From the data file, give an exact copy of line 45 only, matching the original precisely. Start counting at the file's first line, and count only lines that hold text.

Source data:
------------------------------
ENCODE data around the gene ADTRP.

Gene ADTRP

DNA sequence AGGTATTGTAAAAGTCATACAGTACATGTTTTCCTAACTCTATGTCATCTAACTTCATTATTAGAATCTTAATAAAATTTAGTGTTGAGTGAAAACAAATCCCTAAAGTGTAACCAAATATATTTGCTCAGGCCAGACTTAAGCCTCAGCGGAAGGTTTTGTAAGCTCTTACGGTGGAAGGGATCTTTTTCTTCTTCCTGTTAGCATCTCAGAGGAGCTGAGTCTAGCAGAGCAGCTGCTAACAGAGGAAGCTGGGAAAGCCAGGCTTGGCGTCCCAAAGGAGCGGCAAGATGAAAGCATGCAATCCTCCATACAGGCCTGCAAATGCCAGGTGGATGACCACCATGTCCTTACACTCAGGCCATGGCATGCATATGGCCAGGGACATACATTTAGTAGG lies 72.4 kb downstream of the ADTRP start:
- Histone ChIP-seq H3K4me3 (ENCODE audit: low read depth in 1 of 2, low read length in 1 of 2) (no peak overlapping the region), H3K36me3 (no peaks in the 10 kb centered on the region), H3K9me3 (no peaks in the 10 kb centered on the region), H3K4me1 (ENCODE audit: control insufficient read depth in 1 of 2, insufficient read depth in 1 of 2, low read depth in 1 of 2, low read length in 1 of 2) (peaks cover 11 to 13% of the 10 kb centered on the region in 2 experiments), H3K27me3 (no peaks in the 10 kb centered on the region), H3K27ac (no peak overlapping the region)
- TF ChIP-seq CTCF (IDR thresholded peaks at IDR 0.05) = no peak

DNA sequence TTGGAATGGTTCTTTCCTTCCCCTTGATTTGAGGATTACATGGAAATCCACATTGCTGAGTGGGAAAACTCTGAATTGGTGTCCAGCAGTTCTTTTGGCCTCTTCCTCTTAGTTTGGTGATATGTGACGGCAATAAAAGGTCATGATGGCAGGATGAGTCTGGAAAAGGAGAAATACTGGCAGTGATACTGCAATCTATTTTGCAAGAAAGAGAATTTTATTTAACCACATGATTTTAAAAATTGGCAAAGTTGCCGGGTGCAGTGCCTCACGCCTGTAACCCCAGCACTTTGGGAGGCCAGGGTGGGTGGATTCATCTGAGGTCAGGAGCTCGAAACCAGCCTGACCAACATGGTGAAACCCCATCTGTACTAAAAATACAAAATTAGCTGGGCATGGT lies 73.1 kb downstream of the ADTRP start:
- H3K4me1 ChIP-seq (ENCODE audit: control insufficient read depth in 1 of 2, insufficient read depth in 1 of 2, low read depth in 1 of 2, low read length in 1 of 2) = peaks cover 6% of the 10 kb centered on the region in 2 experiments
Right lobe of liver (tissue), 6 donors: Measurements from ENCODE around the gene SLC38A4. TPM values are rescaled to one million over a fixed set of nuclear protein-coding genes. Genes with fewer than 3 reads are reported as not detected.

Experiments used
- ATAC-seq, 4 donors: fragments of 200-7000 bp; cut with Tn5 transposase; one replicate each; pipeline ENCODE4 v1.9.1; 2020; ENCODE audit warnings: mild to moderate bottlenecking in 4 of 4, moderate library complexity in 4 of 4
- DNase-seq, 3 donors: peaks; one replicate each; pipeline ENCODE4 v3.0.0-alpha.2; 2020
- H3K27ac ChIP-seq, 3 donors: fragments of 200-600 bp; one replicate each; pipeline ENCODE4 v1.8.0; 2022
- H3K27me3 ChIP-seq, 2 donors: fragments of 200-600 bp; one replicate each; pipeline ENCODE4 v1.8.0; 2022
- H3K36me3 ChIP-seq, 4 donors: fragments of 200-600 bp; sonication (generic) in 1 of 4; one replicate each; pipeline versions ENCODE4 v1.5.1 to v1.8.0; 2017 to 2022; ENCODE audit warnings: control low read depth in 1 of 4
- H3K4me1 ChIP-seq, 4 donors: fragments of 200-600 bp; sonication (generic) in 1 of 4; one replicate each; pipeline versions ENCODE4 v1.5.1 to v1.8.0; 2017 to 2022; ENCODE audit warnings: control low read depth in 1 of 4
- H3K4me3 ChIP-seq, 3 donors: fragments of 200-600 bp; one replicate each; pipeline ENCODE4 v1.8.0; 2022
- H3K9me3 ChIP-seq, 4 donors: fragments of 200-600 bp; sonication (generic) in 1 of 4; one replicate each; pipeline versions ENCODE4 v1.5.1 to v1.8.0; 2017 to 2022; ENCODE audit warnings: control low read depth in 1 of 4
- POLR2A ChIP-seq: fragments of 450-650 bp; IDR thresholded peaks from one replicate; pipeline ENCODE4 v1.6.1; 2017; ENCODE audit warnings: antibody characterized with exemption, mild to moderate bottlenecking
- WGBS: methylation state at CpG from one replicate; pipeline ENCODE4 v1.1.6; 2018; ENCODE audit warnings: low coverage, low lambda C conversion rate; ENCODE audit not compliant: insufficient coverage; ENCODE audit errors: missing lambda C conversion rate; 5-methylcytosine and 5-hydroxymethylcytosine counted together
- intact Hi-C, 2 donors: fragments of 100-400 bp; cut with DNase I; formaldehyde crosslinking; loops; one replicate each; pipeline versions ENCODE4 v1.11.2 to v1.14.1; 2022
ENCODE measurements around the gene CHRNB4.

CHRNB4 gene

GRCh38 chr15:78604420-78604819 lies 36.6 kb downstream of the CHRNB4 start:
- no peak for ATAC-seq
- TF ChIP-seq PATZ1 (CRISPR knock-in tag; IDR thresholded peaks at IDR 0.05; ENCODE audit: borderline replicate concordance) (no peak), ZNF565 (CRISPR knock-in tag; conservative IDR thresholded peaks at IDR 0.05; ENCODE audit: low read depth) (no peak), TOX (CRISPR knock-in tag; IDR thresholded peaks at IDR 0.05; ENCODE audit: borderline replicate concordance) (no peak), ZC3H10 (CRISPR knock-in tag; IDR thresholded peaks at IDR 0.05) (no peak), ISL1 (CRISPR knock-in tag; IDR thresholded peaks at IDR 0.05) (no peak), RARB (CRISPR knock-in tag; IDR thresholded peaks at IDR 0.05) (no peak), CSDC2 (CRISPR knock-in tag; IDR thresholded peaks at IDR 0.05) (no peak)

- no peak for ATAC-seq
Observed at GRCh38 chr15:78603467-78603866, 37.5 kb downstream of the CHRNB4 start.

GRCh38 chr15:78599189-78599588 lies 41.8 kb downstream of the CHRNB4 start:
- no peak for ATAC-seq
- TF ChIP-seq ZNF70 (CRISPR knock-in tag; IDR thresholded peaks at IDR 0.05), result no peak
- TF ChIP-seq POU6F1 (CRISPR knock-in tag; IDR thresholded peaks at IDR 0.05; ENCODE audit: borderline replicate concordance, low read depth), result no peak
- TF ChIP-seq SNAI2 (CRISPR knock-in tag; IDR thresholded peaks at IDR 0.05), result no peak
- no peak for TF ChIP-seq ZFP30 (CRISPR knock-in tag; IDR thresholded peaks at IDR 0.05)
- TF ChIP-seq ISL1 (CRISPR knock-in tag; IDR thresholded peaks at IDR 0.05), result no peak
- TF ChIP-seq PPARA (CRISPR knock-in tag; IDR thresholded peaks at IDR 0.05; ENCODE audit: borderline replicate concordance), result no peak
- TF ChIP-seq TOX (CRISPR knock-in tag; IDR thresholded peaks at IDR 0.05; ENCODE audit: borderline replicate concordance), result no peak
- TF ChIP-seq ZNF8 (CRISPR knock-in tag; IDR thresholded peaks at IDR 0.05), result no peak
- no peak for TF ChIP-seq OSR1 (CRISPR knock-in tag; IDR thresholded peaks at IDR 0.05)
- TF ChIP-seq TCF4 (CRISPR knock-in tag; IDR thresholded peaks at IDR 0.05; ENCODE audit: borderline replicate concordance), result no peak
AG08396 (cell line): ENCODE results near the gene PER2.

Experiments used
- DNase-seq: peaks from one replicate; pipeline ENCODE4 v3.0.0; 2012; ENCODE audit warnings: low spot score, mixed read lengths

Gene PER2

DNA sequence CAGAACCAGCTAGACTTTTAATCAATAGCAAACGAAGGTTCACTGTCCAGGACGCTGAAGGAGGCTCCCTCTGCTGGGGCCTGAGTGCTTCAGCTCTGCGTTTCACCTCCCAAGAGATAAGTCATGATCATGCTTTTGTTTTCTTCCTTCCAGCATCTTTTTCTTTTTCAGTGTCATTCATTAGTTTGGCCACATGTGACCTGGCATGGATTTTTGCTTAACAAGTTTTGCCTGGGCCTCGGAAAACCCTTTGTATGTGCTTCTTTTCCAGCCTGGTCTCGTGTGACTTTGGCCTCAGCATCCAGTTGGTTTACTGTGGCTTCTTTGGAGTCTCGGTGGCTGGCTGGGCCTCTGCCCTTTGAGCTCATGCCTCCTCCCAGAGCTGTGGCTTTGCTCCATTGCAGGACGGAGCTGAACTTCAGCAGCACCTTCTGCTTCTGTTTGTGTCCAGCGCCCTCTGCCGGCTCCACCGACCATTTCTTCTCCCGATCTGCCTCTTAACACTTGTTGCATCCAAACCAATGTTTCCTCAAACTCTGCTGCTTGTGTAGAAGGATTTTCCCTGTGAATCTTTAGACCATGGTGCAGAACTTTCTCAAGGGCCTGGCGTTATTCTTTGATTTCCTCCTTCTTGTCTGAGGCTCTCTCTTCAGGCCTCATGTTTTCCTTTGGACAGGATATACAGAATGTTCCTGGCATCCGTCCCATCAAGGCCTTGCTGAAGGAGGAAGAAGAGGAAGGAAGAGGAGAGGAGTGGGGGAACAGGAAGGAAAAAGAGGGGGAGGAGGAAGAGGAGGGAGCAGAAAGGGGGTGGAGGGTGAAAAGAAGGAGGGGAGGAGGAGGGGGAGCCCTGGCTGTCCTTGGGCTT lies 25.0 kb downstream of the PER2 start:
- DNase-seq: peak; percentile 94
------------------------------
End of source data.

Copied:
- DNase-seq: peak; percentile 94